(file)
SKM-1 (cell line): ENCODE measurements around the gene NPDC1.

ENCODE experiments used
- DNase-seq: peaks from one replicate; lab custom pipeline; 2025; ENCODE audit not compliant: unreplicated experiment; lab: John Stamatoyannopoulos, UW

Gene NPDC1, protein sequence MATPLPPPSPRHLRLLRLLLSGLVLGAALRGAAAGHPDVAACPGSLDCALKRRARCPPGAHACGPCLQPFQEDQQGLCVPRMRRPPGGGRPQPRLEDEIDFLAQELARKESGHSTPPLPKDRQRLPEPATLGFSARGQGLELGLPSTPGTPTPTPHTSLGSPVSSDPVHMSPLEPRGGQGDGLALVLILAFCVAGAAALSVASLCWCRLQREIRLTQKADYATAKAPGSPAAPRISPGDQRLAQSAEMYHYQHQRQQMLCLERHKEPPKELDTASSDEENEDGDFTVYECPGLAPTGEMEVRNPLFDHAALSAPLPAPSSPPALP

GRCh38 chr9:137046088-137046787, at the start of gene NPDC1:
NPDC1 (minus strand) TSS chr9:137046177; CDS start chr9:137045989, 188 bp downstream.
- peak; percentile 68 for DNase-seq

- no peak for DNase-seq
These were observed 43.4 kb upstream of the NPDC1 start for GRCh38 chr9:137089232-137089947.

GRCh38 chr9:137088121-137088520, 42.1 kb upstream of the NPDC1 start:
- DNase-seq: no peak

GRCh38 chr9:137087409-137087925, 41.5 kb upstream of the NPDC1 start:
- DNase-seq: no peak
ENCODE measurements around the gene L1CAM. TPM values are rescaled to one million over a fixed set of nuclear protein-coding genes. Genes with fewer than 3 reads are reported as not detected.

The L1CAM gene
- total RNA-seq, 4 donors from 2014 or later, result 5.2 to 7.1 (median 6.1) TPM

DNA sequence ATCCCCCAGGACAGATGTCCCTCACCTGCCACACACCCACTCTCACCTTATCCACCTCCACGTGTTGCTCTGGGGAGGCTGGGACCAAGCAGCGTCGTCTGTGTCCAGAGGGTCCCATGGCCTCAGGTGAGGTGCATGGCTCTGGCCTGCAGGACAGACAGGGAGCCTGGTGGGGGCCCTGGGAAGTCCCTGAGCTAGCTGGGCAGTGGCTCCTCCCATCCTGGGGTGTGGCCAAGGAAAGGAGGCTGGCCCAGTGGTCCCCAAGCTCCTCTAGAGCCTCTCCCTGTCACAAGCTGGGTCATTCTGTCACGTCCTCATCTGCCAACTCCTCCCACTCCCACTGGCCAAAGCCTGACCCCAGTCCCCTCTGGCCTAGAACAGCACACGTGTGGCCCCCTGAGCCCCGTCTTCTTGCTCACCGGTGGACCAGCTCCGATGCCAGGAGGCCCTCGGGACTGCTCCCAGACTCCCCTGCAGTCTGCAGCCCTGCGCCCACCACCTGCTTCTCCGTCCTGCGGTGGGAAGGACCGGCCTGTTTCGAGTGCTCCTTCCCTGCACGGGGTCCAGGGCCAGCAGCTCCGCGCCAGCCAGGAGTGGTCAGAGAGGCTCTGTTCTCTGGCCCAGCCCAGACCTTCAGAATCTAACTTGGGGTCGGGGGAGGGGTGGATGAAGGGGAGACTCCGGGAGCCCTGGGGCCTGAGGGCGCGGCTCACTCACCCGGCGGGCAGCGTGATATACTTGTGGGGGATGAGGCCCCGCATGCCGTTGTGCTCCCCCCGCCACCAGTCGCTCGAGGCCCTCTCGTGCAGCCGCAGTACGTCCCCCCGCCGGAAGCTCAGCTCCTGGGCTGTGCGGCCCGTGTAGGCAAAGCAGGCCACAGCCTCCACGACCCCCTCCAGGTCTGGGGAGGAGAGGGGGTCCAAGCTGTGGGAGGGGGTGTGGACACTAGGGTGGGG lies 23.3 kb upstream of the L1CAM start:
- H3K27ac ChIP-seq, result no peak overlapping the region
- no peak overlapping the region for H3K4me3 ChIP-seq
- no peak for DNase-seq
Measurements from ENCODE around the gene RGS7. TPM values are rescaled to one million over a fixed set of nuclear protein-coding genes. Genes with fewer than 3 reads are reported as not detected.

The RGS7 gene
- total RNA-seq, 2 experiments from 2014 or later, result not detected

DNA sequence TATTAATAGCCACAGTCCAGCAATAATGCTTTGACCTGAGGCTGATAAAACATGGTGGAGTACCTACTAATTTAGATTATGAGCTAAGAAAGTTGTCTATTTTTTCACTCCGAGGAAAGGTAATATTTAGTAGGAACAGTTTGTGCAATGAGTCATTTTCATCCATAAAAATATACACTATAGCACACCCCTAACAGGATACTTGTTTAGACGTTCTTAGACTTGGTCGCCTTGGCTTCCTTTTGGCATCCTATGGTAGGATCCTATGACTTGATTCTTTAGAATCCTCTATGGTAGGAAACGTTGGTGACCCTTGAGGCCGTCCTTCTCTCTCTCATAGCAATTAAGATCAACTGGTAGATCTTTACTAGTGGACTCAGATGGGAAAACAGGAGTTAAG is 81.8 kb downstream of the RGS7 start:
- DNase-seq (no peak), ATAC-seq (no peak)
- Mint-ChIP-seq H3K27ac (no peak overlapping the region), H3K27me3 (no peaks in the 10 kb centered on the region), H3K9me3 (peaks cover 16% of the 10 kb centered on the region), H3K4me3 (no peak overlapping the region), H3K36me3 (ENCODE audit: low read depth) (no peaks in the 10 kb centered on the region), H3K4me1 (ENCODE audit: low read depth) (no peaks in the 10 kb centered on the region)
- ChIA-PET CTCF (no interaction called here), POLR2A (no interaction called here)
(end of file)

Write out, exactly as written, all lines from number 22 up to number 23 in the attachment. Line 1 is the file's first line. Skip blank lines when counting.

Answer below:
The RGS7 gene
- total RNA-seq, 2 experiments from 2014 or later, result not detected